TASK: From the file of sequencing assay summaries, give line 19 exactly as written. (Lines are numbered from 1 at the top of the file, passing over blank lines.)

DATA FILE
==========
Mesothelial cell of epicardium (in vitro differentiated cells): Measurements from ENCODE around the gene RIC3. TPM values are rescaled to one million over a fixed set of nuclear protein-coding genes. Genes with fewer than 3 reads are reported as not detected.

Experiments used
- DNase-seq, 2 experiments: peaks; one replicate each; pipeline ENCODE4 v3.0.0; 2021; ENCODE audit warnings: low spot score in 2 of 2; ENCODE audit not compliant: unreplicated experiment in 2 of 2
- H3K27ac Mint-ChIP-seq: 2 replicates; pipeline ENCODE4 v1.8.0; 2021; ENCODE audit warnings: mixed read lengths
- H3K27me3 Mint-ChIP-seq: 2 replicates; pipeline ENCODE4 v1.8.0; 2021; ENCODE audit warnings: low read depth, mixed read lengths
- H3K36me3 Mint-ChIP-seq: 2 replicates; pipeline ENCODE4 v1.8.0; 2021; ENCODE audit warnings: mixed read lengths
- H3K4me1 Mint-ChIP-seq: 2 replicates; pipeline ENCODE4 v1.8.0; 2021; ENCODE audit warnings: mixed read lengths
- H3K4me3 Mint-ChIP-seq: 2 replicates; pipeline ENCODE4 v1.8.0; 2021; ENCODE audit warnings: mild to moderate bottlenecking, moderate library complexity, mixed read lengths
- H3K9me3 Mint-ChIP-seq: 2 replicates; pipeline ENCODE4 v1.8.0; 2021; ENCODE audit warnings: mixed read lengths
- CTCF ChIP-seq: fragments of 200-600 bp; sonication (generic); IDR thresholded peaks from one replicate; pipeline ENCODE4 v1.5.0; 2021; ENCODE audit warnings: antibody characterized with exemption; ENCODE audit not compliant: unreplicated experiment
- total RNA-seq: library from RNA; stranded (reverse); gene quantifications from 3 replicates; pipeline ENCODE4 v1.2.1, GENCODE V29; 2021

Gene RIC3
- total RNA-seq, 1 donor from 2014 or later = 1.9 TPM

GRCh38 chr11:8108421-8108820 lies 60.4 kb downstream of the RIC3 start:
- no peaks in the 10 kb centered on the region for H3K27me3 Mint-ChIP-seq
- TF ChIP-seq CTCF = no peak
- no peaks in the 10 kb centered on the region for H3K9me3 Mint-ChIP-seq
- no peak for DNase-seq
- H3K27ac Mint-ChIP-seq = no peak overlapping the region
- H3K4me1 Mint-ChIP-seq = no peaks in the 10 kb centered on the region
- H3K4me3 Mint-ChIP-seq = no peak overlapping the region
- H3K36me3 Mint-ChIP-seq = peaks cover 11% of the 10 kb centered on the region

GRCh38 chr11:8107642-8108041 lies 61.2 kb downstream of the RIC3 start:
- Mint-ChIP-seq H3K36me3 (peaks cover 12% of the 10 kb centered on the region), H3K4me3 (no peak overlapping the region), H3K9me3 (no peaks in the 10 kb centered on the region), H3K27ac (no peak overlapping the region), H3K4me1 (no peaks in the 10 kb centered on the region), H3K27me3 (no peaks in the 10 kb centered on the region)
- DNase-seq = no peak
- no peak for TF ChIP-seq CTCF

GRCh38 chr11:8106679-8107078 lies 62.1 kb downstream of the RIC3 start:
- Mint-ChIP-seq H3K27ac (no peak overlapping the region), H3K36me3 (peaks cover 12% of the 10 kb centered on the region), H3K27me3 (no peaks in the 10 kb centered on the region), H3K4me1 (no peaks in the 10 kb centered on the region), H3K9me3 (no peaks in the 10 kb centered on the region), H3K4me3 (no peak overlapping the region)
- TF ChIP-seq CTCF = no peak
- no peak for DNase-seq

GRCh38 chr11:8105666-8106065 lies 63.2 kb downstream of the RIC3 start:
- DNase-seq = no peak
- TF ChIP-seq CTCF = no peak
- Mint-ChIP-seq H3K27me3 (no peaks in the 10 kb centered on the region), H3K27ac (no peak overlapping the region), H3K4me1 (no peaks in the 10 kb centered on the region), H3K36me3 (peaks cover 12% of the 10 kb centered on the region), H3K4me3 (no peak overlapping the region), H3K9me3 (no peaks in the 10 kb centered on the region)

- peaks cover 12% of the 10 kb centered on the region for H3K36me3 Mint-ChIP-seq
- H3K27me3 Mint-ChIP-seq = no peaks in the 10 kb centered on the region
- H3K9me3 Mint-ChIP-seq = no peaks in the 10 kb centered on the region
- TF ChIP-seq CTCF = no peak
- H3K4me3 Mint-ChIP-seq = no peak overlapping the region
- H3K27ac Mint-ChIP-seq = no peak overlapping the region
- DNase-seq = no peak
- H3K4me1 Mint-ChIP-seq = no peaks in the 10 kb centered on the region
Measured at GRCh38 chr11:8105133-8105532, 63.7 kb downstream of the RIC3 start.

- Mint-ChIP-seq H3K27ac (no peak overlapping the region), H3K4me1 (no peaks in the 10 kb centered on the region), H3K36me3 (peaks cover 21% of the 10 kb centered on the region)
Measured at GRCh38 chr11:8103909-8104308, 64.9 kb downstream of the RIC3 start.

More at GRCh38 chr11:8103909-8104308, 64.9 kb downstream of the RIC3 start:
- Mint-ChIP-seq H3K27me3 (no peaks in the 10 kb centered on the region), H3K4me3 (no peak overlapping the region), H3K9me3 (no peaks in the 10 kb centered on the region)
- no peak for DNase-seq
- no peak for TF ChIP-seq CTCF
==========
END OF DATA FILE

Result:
- H3K27ac Mint-ChIP-seq = no peak overlapping the region